People who develop a cannabis use disorder share certain genetic markers, and that pattern holds across racial groups, according to the largest study of its kind.
Around one-third of people who self-identify as regular cannabis users will go on to develop cannabis use disorder – the continued, regular use of the drug despite a negative impact on one’s life. People with cannabis use disorder often find it difficult to quit the drug and need higher and higher doses to feel an effect.
“It’s possible that you could be only a weekend user and still meet the criteria for cannabis use disorder, but it’s pretty unlikely,” says Joel Gelernter at the Yale School of Medicine. “These are mostly much more frequent users.”
The genetic link to problematic cannabis use has been explored before, but this latest research is the first to look at a large sample across different racial backgrounds. Researchers combed the genetic information of more than 1 million individuals registered in the Million Veteran Program, which collects data from military members in the US. Their sample included a range of ancestry groups, such as European, African, East Asian and mixed race. Then, using a technique called genetic correlation, they compared variations in each person’s DNA to see if these were associated with a certain trait: in this case, cannabis use disorder.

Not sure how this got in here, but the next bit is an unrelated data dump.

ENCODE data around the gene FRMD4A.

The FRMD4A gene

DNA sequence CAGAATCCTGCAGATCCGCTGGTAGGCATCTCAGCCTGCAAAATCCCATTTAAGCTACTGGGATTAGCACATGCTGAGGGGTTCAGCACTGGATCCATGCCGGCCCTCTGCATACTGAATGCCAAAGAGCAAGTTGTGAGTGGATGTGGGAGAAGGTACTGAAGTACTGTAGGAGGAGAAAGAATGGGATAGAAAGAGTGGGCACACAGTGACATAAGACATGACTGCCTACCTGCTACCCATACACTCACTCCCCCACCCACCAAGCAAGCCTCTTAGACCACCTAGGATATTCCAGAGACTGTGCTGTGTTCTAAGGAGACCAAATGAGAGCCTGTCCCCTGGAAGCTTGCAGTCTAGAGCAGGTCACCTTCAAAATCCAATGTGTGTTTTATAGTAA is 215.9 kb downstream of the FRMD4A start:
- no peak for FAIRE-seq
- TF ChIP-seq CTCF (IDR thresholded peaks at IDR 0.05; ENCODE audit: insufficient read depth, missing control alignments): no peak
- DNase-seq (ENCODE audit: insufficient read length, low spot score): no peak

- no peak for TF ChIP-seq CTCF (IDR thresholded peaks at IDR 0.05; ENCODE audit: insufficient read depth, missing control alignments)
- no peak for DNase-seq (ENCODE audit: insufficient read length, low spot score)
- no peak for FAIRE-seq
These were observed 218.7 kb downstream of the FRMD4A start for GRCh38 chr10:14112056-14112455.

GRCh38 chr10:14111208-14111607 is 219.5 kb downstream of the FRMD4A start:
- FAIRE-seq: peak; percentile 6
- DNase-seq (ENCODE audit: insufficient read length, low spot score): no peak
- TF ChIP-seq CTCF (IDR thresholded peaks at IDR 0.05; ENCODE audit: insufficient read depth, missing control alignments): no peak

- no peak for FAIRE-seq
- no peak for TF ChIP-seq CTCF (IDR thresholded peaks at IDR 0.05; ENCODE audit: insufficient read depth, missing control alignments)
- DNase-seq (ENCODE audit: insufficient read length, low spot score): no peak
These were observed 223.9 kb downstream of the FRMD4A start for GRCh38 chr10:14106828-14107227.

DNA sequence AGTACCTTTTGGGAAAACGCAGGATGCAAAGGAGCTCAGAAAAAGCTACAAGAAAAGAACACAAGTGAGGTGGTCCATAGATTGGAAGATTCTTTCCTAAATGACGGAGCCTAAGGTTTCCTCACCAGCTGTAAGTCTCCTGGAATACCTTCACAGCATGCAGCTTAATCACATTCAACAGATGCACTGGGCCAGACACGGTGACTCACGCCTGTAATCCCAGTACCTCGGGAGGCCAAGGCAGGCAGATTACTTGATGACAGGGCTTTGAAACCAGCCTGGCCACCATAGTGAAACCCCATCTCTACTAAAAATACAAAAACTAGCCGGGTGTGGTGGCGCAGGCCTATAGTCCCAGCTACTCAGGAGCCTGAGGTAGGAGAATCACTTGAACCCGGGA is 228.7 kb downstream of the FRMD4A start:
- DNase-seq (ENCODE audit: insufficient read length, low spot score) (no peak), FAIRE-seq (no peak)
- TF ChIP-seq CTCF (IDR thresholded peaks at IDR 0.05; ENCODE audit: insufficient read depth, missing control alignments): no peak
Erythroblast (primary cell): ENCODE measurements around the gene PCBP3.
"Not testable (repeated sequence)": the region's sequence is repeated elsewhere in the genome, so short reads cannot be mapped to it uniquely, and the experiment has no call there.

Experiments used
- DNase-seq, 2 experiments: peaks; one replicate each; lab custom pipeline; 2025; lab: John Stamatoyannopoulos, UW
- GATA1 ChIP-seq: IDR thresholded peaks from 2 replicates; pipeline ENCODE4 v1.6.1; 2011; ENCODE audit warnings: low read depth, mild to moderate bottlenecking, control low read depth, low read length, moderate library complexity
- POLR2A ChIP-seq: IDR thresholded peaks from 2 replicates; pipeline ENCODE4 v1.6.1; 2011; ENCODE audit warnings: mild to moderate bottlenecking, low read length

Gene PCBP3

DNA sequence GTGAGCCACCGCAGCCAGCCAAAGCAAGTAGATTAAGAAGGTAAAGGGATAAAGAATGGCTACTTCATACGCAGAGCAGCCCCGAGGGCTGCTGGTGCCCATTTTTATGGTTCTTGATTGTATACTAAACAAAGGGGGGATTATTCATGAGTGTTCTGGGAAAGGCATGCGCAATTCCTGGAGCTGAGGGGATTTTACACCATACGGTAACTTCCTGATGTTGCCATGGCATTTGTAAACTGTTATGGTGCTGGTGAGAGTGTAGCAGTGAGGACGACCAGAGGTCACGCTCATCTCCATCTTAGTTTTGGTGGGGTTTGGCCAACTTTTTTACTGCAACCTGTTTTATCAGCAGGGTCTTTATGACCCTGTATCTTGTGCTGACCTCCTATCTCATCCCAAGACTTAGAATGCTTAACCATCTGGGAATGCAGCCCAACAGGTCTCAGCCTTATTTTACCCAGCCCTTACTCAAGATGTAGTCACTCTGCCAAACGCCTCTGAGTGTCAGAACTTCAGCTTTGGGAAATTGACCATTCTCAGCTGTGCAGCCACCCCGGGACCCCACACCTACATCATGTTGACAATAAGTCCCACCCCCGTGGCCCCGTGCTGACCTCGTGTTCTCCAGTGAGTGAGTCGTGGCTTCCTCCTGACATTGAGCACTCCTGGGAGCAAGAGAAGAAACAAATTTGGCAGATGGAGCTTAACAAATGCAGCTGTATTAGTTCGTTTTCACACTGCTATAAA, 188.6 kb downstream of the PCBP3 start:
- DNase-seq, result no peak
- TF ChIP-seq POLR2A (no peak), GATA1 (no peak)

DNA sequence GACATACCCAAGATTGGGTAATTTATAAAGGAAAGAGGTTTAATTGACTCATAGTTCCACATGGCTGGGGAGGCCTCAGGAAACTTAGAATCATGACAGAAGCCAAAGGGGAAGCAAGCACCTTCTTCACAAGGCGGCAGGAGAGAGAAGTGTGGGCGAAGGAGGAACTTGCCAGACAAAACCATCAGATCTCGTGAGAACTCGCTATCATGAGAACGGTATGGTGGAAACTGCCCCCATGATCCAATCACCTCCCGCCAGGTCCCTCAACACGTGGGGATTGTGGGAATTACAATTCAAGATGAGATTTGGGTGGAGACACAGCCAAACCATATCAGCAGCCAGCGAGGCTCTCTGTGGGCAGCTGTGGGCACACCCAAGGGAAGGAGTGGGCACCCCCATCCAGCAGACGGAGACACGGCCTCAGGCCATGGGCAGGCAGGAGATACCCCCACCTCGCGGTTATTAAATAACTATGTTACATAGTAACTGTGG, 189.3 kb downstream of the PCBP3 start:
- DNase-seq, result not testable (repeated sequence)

“We found that the pattern was very close to identical across the different ancestries,” says Dan Levey, also at the Yale School of Medicine. They compared variations in each person’s DNA and found that some were associated with a certain trait. For example, in people with European ancestry, strong expression of a neuronal receptor called CHRNA2 was associated with a higher risk of developing cannabis use disorder.
The researchers also analysed health records and found a link between lung cancer and developing cannabis use disorder for those with European ancestry, even when controlling for cigarette use. Gelernter says that, as a result, we may see a rise in lung cancer cases – which often take years to diagnose – alongside the rise in the popularity of cannabis. “If smoking pot does lead to increased risk for lung cancer, the uptick won’t be observable until decades from now,” says Gelernter. “This is something that people should be on the lookout for.”
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